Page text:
# Monday, June 26, 2006

A few days back, Jeff commented that he wasn’t convinced about the value of putting an object model on top of what should be simple string generation.  His example was using XmlTextWriter instead of just building an XML snippet using string.Format. 

I got similar feedback internally last week when I walked through some of my recent CodeDOM code.  I was asked why I would write

CodeExpression append = new CodeMethodInvokeExpression(sb,"Append", new CodePrimitiveExpression(delim1));

instead of

CodeExpression append = new CodeSnippetExpression(“sb.Append(delim1)”);

It’s a perfectly reasonable questions.  I’m using the CodeDOM’s object model, but the reality is since we’re an all-C# shop, I’m never going to output my CodeDOM-generated code as VB.NET or J#.  So I could just as easily using a StringBuilder, and a bunch of string.Format calls to write C# code and compile it using the CodeDOM’s C# compiler.  It certainly would be simpler. 

The same is true (as Jeff points out) for XML.  It’s much easier to write XML using string.Format, or a StringBuilder. 

If nothing else, I personally find that using the object-based interface makes me think harder about the structure I’m creating.  It’s not really much less error-prone that writing the code (or XML) by hand, it just provides a different way to screw up.  What it does do is force you to think at a higher level of abstraction, about the structure of the thing you are creating rather than the implementation.  You may never need to output binary XML instead of text, but using XmlTextWriter brings you face to face with the nauances of the structure of the document you’re creating.  Writing a CDATA section isn’t the same as writing an element node.  And it shouldn’t be.  Using the object interface makes those distinctions more obvious to the coder. 

However, it’s definitely a tradeoff.  You have to put up with a lot more complexity, and more limitations.  There are a buch of contructs that would be much easier to write in straight C# than to express them in CodeDOM.  It’s easy to write a lock{} construct in C#, but much more complex to create the necessary try/catch and monitor object using the CodeDOM. 

I was, in fact, forced to resort to the CodeSnippetExpression in one place, where nothing but a terniary operator would do.  I still feel guilty.  :-)  Maybe it just comes down to personal preference, but I’d rather deal with the structure than the syntax even if it means I have to write more complicated code.

Tuesday, June 27, 2006 11:55:41 AM (Pacific Daylight Time, UTC-07:00)
In a former life, I used to write reams and reams of CodeDom code.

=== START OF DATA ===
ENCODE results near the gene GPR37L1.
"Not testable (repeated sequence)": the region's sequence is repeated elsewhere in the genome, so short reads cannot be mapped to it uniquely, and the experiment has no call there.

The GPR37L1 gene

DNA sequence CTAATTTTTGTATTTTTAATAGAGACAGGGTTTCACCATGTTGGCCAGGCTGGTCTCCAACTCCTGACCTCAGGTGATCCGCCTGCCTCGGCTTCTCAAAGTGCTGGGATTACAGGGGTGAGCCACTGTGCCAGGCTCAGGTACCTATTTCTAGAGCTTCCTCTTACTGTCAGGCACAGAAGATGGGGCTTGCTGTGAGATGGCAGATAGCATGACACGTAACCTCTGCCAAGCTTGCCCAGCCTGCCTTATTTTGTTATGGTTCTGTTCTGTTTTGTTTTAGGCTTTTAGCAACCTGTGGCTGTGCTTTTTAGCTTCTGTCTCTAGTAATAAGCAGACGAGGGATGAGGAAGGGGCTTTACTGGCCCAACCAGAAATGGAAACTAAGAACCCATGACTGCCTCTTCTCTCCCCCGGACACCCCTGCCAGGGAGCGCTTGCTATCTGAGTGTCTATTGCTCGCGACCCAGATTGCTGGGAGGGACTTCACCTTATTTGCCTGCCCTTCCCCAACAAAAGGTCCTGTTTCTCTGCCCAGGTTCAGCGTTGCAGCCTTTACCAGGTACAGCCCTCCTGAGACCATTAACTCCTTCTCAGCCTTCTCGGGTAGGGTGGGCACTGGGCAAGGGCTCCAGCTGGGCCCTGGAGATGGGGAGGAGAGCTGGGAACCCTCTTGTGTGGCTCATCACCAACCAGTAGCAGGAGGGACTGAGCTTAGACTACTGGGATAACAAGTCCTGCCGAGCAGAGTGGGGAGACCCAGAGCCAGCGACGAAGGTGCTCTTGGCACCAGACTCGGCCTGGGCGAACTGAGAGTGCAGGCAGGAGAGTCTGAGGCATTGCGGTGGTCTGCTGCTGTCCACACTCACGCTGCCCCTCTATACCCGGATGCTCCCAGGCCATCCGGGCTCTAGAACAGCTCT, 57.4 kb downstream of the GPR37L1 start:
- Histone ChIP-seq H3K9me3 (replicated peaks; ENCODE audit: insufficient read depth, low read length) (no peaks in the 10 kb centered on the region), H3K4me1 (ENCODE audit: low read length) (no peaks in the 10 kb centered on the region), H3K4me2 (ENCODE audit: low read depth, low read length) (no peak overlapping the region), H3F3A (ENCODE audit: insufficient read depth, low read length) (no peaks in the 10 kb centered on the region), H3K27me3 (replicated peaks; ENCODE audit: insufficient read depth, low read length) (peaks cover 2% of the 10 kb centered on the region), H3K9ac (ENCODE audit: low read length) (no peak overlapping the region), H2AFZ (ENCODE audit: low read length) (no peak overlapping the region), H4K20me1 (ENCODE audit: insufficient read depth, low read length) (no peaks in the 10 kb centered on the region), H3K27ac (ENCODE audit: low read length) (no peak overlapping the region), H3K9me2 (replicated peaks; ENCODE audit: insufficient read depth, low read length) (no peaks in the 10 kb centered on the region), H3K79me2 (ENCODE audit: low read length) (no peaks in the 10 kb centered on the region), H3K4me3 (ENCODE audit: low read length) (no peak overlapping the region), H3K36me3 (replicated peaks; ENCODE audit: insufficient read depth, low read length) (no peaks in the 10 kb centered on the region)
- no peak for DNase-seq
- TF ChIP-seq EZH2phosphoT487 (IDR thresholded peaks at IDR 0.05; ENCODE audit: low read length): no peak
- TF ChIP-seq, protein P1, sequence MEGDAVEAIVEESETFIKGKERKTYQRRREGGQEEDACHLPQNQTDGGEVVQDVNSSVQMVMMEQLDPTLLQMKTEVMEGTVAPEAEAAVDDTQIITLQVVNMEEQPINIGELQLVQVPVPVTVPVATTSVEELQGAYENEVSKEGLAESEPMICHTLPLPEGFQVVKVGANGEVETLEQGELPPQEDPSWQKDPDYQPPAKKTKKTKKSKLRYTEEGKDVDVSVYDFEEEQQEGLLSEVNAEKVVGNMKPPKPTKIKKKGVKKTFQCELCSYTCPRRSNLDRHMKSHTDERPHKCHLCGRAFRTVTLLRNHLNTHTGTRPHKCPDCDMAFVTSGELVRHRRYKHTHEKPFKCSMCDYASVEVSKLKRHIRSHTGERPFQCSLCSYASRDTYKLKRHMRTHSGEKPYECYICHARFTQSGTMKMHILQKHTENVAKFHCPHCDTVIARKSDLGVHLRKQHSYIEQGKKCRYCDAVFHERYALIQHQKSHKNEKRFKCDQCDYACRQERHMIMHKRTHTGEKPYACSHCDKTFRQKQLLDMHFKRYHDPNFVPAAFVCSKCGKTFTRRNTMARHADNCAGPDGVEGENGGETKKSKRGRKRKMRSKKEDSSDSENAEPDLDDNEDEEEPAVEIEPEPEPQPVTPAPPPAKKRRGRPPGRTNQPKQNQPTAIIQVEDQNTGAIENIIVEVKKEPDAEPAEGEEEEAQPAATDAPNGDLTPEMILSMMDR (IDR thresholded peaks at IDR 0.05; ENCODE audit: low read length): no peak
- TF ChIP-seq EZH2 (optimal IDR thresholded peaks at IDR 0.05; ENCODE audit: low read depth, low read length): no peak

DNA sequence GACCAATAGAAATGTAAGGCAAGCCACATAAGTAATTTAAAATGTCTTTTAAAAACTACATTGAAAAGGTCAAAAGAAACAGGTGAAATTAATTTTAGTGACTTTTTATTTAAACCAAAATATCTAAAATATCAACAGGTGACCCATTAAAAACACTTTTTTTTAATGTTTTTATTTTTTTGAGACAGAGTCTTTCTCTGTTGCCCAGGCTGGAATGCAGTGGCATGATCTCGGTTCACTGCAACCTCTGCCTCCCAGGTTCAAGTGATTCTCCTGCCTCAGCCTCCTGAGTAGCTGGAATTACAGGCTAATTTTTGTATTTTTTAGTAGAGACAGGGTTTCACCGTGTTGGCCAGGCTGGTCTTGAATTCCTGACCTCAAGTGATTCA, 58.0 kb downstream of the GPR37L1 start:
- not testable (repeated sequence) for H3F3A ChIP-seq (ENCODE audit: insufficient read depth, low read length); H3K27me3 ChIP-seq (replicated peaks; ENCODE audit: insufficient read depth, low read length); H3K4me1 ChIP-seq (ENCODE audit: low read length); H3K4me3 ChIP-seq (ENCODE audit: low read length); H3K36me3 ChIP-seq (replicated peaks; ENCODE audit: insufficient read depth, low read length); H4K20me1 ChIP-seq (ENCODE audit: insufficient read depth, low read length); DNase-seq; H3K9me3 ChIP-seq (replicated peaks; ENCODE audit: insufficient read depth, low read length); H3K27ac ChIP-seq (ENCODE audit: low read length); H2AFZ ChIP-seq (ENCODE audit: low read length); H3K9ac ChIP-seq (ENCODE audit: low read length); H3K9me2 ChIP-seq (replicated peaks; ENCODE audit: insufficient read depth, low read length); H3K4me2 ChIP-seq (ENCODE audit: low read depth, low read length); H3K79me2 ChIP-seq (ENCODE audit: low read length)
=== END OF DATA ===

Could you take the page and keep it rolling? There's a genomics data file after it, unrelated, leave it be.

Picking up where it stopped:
By the end, I was 100% convinced that SnippetExpressions were evil and that it was worth the effort to actually write out the correct CodeDom AST. There were a few reasons for this:

1) At some point, someone will ask you to spit your code out in something other than C#. We ran into more than a few customers who had enterprise-wide edicts that all code Must Be Written In VB.NET -- even the generated stuff. Rather than spending a lot of effort to cut through the red tape, we just caved. Fortunately, this was easy because we'd abstracted everything through proper CodeDom.

2) Because the CodeDOM object graph mirrors the AST produced by the language parser, writing to the CodeDOM graph greatly increases the chances that your generated code will actually compile the first time :) Because SnippetExpressions are basically just opaque strings, you're essentially programming via string concatenation and all the fun that entails...

3) Following on from (2), sticking to the strict AST representation of 'pure' CodeDom opens up some interesting possibilities for transforming one AST rep into another AST rep. Sort of XSLT, but for code. CodeDOM is far from the best intermediate rep, but sometimes its all you have (for example, taking the CodeDOM graph provided by the WsdlImporter API's and then doing some form of post-processing to augment the output). Again, the opacity of SnippetExpression will really hurt you here.

Lots of folks complain that CodeDOM isn't complete, but I'm not convinced that's the case. I have yet to find a core semantic that wasn't expressible in some form via a pure CodeDom graph. For example, the ternary operator scenario you describe could be equivalently represented by introducing a temporary local variable and using some 'if' statements. Sure, lots of syntactic sugar is missing (e.g. language-specific idioms like 'lock' and 'using') but I've found that those semantics are fundamentally expressible in CodeDOM (definitely 'possible', but not necessarily 'easy').

Sigh...I think part of me misses metaprogramming...
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